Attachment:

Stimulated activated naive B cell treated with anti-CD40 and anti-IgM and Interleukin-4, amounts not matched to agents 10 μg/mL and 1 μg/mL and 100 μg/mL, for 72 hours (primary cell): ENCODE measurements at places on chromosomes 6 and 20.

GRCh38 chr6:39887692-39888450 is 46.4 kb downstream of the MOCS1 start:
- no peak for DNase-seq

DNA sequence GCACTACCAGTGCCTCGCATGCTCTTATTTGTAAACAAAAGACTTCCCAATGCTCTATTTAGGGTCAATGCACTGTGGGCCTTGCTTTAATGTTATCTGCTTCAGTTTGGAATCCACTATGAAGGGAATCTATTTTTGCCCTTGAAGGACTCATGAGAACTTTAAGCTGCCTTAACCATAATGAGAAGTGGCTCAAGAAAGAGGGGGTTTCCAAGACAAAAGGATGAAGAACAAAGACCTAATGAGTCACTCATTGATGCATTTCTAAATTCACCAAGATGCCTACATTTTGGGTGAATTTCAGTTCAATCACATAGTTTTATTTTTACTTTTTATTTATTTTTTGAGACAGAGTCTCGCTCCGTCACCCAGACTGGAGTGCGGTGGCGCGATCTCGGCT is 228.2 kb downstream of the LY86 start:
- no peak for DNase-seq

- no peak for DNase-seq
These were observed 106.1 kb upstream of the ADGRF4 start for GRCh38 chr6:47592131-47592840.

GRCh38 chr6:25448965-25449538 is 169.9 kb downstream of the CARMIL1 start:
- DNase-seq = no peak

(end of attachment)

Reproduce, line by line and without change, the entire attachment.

Stimulated activated naive B cell treated with anti-CD40 and anti-IgM and Interleukin-4, amounts not matched to agents 10 μg/mL and 1 μg/mL and 100 μg/mL, for 72 hours (primary cell): ENCODE measurements at places on chromosomes 6 and 20.

GRCh38 chr6:39887692-39888450 is 46.4 kb downstream of the MOCS1 start:
- no peak for DNase-seq

DNA sequence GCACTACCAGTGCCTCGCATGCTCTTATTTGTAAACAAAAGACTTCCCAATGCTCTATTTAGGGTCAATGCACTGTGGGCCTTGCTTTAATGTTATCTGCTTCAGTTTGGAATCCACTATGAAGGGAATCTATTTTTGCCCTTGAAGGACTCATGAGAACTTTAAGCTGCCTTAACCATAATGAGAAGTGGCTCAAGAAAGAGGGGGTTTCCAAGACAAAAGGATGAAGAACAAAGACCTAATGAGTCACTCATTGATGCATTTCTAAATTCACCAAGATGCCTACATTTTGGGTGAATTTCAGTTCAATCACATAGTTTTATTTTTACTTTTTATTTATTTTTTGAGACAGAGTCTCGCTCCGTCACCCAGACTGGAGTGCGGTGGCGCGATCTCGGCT is 228.2 kb downstream of the LY86 start:
- no peak for DNase-seq

- no peak for DNase-seq
These were observed 106.1 kb upstream of the ADGRF4 start for GRCh38 chr6:47592131-47592840.

GRCh38 chr6:25448965-25449538 is 169.9 kb downstream of the CARMIL1 start:
- DNase-seq = no peak